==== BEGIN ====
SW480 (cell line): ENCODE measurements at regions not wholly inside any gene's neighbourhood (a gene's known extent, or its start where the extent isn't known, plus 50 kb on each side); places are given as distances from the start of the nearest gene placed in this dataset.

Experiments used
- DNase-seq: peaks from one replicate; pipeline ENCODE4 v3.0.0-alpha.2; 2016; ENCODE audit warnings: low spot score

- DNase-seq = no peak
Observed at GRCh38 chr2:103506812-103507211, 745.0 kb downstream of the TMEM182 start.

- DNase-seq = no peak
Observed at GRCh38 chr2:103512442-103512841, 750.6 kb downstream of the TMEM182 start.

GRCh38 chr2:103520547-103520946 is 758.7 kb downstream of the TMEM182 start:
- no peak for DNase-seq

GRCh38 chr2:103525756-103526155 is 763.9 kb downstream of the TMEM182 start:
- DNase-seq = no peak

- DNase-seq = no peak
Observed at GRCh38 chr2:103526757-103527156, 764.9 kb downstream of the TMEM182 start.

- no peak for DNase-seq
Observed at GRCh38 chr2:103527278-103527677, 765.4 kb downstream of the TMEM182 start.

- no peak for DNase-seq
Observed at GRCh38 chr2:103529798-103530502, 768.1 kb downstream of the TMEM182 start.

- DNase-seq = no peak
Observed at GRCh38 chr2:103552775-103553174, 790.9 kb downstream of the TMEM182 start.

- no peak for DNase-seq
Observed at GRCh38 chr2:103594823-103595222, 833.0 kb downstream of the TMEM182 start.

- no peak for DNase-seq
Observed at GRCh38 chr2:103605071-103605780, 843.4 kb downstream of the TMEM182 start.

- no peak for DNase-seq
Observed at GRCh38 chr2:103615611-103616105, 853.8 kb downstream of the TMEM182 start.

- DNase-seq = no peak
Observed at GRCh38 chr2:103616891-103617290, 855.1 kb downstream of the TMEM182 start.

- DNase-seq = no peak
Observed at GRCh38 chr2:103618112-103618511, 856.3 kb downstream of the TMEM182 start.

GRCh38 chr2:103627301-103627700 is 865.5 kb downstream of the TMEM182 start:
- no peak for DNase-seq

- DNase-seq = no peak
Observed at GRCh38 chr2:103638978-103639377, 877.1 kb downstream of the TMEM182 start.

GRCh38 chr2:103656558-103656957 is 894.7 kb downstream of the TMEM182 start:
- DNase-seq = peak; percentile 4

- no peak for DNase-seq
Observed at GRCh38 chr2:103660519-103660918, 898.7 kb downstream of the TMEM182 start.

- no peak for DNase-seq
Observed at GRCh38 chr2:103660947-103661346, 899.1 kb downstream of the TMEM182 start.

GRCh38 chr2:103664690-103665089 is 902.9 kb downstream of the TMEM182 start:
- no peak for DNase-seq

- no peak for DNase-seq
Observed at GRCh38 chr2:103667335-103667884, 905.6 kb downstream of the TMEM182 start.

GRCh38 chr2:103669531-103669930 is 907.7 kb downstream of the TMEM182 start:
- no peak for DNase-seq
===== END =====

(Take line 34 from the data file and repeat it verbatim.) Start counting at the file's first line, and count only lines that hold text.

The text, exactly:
GRCh38 chr2:103656558-103656957 is 894.7 kb downstream of the TMEM182 start: